Hercule Poirot is a world-renowned detective, known almost as much for his venerable mustaches as for his excellent deductive skills. On the way home from solving yet another case successfully, his train gets stuck in the middle of nowhere thanks to an avalanche, and that’s not the worst thing that’s happened aboard the Orient Express. Overnight, there has been a murder most foul. One of the dozen or so passengers is dead, and another must be his murderer. With Hercule Poirot unluckily aboard, can his or her identity remain secret? It seems unlikely.
Kenneth Branagh directs himself as Agatha Christie’s famed Poirot, and he’s equally right in both roles. He leads an all-star cast including Daisy Ridley, Johnny Depp, Josh Gad, Judi Dench, Michelle Pfeiffer, Penelope Cruz, Willem Dafoe and more. The only thing you can complain about with such an ensemble is that we spend precious little time with any one of them – Dench is particularly underused.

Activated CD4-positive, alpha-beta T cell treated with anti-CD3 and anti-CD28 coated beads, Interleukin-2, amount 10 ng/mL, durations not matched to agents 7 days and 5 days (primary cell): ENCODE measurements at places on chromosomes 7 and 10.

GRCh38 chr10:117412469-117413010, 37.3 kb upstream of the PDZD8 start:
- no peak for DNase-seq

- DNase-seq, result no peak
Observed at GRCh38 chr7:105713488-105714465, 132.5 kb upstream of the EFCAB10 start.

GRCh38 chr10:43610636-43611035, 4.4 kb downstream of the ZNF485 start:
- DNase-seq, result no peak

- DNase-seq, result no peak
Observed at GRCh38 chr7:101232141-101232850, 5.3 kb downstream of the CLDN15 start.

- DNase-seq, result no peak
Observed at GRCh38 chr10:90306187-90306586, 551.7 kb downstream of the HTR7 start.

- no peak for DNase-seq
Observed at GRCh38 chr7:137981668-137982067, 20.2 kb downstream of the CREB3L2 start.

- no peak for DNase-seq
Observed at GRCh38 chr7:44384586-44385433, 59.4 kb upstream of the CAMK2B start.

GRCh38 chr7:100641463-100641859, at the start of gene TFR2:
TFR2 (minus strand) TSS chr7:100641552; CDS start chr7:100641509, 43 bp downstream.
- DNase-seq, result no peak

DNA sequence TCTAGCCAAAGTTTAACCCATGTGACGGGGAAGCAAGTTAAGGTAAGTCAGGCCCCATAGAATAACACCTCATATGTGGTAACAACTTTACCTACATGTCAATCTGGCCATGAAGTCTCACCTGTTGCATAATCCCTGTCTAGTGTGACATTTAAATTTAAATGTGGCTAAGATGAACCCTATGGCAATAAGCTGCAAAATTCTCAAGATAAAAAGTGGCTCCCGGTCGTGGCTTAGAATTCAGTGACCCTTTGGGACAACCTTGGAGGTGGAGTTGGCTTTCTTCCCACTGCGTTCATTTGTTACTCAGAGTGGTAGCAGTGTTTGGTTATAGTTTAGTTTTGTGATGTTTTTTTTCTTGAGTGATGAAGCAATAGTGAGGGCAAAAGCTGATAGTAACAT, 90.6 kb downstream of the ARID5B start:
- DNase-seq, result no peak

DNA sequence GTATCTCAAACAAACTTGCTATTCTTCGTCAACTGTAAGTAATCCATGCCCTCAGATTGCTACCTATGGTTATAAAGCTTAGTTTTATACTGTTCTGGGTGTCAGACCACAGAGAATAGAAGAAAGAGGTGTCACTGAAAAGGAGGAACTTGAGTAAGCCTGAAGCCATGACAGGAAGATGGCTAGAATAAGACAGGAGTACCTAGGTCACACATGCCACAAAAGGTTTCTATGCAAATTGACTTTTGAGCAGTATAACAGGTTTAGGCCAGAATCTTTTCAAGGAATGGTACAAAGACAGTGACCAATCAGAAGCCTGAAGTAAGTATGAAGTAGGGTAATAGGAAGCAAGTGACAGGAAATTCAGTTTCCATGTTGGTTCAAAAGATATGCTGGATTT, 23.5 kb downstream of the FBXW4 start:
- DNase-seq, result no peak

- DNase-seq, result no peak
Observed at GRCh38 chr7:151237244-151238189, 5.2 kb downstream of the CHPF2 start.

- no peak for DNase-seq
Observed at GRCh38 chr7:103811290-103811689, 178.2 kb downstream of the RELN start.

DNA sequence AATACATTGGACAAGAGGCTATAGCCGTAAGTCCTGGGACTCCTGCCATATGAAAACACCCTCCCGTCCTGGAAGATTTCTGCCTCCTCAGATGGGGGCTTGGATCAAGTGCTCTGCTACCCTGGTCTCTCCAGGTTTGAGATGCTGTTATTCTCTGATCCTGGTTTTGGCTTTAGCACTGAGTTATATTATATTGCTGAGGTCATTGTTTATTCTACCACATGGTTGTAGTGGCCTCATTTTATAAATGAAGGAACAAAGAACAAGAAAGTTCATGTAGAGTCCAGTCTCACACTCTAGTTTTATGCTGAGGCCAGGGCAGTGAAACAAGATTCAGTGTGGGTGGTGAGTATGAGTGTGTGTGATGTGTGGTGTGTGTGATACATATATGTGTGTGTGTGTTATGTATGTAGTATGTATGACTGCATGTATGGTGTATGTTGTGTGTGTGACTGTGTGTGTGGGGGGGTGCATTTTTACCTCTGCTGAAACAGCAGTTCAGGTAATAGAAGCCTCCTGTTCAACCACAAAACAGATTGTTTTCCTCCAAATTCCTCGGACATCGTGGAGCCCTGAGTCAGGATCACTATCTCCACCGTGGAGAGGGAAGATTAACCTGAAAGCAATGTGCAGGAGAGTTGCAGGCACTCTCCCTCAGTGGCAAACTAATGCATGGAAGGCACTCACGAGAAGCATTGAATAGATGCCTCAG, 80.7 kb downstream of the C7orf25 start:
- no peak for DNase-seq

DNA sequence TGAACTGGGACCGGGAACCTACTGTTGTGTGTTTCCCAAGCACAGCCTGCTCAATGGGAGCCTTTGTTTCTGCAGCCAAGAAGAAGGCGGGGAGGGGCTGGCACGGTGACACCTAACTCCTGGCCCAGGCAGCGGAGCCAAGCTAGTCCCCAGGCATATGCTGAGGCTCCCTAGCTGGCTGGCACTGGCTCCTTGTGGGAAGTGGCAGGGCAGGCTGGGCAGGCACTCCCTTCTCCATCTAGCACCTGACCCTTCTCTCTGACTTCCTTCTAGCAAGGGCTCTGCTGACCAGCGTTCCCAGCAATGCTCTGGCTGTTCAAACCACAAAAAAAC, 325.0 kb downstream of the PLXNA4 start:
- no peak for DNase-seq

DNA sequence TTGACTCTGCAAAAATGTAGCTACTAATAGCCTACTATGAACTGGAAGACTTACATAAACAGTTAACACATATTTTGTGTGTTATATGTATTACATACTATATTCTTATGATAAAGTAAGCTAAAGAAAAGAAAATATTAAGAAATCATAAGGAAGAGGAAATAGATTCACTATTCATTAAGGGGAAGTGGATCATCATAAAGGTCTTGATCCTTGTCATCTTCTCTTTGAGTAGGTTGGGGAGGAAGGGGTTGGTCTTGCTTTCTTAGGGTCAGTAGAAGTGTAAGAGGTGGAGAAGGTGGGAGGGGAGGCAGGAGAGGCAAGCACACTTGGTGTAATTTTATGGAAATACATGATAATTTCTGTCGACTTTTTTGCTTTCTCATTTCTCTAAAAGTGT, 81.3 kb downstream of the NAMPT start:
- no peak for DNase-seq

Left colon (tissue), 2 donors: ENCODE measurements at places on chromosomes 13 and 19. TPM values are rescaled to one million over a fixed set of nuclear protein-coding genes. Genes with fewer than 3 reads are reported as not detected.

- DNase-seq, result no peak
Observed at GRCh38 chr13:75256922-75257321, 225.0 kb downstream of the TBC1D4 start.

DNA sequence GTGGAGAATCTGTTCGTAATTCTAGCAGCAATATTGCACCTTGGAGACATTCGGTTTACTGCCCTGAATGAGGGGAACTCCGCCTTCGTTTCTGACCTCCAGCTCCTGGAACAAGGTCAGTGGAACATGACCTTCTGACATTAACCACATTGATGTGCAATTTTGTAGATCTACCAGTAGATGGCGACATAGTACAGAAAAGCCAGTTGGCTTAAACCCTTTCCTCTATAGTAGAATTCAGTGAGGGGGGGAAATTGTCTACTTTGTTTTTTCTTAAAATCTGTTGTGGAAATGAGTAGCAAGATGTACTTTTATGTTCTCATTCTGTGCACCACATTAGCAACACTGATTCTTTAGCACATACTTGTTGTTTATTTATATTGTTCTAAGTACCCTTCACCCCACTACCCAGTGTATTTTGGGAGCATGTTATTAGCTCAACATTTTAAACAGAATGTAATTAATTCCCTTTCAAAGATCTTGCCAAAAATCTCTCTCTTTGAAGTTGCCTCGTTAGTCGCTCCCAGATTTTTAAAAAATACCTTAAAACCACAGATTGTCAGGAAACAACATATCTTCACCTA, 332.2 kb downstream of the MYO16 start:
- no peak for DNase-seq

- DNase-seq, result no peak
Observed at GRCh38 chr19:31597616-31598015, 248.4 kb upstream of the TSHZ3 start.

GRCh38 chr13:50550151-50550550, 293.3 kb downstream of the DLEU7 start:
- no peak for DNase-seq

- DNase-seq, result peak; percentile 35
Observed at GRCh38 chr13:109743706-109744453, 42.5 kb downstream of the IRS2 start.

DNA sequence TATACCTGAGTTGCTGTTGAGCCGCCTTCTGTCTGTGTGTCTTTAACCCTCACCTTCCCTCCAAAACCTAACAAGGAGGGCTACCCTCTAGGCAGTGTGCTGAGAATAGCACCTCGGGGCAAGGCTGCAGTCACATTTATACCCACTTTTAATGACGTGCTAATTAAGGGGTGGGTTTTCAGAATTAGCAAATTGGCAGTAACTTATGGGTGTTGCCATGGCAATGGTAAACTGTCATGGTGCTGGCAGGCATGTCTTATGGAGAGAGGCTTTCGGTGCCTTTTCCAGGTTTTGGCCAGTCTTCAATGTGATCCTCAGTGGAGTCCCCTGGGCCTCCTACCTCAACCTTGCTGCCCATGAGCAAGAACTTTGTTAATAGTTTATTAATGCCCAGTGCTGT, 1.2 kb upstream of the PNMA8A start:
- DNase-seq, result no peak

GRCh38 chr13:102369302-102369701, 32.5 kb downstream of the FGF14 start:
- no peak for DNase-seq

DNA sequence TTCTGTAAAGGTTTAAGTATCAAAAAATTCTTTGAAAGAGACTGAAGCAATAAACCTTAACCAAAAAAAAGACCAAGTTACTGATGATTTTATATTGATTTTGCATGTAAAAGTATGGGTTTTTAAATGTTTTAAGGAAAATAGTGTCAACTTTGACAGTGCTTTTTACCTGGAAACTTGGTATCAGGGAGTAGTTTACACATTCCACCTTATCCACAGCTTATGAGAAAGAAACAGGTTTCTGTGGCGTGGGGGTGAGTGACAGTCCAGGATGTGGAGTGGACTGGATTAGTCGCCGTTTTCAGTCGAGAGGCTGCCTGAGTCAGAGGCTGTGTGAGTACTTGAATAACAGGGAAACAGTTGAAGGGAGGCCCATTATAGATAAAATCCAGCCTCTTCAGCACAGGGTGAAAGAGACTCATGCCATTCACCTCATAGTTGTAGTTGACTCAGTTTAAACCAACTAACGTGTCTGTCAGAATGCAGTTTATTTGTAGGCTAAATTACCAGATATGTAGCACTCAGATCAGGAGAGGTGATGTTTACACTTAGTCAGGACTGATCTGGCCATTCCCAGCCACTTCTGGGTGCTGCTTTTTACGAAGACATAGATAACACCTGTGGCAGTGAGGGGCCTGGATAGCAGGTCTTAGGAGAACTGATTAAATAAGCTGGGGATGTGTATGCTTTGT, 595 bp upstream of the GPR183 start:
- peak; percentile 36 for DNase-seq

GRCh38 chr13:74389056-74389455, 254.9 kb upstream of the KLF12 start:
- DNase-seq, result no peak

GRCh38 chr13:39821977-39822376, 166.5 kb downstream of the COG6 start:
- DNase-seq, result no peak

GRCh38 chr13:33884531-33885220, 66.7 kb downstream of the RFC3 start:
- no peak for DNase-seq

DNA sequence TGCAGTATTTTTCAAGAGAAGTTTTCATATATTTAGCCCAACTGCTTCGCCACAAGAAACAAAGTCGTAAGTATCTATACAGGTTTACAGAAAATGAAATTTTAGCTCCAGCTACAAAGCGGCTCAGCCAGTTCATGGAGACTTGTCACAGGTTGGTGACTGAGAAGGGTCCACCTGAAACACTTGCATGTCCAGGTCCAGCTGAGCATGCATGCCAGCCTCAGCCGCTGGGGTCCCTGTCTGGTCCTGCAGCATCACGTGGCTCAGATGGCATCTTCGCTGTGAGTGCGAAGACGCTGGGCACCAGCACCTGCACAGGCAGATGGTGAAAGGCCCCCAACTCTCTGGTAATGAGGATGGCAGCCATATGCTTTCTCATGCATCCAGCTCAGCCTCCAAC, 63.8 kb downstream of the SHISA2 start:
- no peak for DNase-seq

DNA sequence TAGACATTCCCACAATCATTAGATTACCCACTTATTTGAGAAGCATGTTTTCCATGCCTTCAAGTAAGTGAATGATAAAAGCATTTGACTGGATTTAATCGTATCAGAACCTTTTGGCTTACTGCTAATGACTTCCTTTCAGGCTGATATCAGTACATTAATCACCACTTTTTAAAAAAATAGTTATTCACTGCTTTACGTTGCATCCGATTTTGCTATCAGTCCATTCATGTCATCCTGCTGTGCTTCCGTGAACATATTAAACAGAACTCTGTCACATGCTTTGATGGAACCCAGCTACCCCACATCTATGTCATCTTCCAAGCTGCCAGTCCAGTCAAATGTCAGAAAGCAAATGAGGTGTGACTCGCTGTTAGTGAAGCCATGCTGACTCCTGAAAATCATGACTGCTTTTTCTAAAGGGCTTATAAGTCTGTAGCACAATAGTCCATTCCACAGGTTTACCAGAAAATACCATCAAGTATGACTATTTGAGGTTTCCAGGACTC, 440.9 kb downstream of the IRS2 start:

Branagh shoots on 65mm film and the result is luxurious and beautiful; I could barely take my eyes off the scenery, and indeed, the script gave me little reason to. I’m still not sure what genre of movie Murder on the Orient Express was trying to be. There might be a mystery at its core, but the audience feels no particular sense of urgency in solving it. There’s almost zero tension, which seems like a failure when a murderer is trapped among a gaggle of vulnerable potential victims, each with a neck ripe for slicing. And though I commend Branagh’s attempt at making Poirot sag a little under the pressure of his special skill set, the character seems largely untouched by the story unraveling before him. Leached of the emotional heft probably its due, the story never delivers any punch. There’s no real suspense. So while every shot is perfectly composed and the film is a stylistic triumph, it just doesn’t do justice to Christie’s plot.